The caption may sound a little outrageous to readers, but it is a harsh reality. Over the years the country has failed in exporting value added goods. At presented whatever is clubbed under ‘value added’ items remains a commodity. The textile industry claims to be the biggest earner of foreign exchange, but the products can only be termed ‘low quality, low priced’. Overseas buyers are buying these products from Pakistan, because they have stopped producing these products, after terming these uneconomical. The point becomes clearer after one segregates branded and unbranded products.
Before deliberating further it may be pertinent to highlight that Indian exports consist of a significant percentage of items made these under ‘outsourcing’ arrangement. This means that the brand name may belong to an overseas company, but it certainly carries ‘Made in India’ label. The buyers buy a brand and seem least concern about the country where these were manufactured. They know the stringent quality standard followed by the owner of brands. Having said that, it is necessary to say that some local manufacturers are also doing this in Pakistan, but the number of such enterprises can be counted on the fingers of two hands.
Historically, Pakistan has been exporting cotton, rice and clinker which mostly fall in the category of commodities. An analyst even goes to the extent of terming yarn and unprocessed cloth commodity or at the best intermediate products. He also says that by exporting these commodities, Pakistani exporters are supporting their competitive. He refers to China and Bangladesh which buy Pakistani yarn in substantial quantity, which become Pakistan’s biggest competitors in the global markets. Ironically, Pakistan still produces 10 and 20 counts of yarn, which is negative value addition. The expression sounds a little amusing, but becomes clear when rate of raw cotton and these counts of yarn are compared in the international markets. Pakistani mills continue to produce these counts because they have failed in undertaking BMR or upgrading their production facilities.
Referring to fresh fruits will further explain the need for branding the produce. Bulk of fruits is still exported in wooden crates. When some of the countries imposed restriction on wooden creates, only then some branding emerged. It is on record that fruits packed in corrugated cartons attract higher price. However, it must also be kept that these exporters also do grading and waxing of fruits to make them free of insects etc. Therefore, it may also be said that exporters of fruits to high-end markets are more conscious about packaging/branding only because they wish to cater to the needs of these buyers, who are also willing to pay the premium for the fruits processed and packed/graded according to their specifications.
It has been quite some time that Pakistan joined the club of wheat exporting countries. At an average the country produces around 25 million tons of wheat, which yields up to 5 million tons exportable surplus. However, the country faces two contentious problems: 1) nearly 20% of the total produce goes stale before reaching the market and 2) around 2 million tons is exported to the neighboring countries due to highly porous borders. It may be said that Pakistan also must be getting something in return, which mostly remains undocumented. On top of all the foreign exchange earned remains unrecorded.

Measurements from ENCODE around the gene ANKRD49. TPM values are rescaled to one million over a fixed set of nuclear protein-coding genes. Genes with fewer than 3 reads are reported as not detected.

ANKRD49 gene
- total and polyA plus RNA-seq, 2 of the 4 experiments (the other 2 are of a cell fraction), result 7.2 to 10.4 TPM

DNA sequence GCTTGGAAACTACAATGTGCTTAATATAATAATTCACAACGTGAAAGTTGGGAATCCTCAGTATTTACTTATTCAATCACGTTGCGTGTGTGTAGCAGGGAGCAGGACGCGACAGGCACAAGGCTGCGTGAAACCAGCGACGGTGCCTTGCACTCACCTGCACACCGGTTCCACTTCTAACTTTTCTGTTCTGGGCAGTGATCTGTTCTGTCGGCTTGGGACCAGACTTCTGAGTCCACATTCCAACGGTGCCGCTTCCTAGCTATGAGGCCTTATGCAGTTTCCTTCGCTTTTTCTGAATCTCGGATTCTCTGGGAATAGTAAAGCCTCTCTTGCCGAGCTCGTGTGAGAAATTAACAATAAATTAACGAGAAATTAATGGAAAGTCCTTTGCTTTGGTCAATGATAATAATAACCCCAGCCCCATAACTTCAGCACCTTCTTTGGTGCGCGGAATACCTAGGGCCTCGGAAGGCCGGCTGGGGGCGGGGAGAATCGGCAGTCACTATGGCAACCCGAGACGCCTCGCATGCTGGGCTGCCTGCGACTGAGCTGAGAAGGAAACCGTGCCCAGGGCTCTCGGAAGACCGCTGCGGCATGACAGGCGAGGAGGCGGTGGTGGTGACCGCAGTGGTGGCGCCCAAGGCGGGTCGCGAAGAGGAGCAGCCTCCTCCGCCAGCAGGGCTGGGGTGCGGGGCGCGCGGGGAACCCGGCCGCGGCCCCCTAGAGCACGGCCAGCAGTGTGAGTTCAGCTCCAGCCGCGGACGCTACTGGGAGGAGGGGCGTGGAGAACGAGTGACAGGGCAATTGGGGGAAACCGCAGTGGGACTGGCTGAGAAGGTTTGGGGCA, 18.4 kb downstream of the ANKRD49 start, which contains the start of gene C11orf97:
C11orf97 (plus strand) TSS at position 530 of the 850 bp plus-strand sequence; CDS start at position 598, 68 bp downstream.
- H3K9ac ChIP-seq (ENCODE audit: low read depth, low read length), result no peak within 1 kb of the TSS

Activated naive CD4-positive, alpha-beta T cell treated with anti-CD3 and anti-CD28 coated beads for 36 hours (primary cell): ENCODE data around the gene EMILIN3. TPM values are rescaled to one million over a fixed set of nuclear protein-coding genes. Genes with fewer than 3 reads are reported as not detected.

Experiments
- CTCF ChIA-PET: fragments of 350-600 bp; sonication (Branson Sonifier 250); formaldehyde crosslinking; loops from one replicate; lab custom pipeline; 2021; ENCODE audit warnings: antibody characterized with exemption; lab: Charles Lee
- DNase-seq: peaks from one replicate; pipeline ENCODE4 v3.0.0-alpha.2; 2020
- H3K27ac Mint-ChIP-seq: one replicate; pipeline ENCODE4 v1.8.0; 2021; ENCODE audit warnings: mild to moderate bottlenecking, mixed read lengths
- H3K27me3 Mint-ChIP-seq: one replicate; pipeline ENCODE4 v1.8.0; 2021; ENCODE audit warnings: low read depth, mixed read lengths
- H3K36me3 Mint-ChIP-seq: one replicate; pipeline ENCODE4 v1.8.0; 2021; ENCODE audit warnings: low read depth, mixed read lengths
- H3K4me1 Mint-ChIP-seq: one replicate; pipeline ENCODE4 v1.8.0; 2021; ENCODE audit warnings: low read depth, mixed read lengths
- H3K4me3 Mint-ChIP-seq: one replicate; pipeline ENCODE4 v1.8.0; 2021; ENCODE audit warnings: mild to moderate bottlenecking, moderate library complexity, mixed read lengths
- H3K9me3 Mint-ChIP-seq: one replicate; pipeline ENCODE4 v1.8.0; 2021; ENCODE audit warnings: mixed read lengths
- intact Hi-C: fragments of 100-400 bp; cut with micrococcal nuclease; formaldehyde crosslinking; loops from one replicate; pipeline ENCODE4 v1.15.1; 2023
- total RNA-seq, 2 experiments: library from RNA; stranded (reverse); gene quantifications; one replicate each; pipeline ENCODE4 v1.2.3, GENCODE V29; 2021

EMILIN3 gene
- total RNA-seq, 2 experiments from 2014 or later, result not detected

This year, it also became evident that ‘Made in Pakistan’ urea was uncompetitive in the international markets. However, some reliable sources say that every year up to half a million tons fertilizer is smuggled to Afghanistan. At some point in time the US raised the objection that certain types of fertilizers entering Afghanistan from Pakistan were used as explosive. However, the objection did not carry much weight because Afghanistan also has a strong agriculture base and needs fertilizers to boost the yield. It is also apprehended that some quantity of fertilizer is also smuggled to Indian cities enjoying common border with Pakistan.
The most disgusting example is sale of Pakistani Basmati rice in the international markets as an Indian product. In the recent past, Pakistani Basmati was sold in the Middle East as an Indian product. Pakistani exporters took note and approached the authorities with the simplest argument that Basmati rice is produced only in Pakistan and therefore it could not be registered and sold as an Indian product. However, they totally forgot that soil and climatic conditions of India are not vary from Pakistan and Basmati could be cultivated there. They also forgot that the average yield in India is much higher as compared to Pakistan.
Pakistan also produces about half a million tons exportable surplus sugar every year. A significant quantity of sugar is also exported to the neighboring countries, only because the government does not allow export of sugar officially. Industry experts say that since the annual production exceeds demand, the government must allow export of sugar. They say that permission to export sugar will encourage the mills to crush more sugarcane, which will in turn encourage the farmers to grow more sugarcane. This will help in improving yield at farm level and recovery at mills and in turn bring down cost of production.
It is feared that Pakistan will remain a commodity exporting country in the near feature. However, availability of exportable surplus will encourage the producers to go for branding and establishing these in the international market as ‘Made in Pakistan’ products. However, another approach could be allowing export of these commodities in retails/consumer packages – cement in bags and wheat and sugar in small retail packs.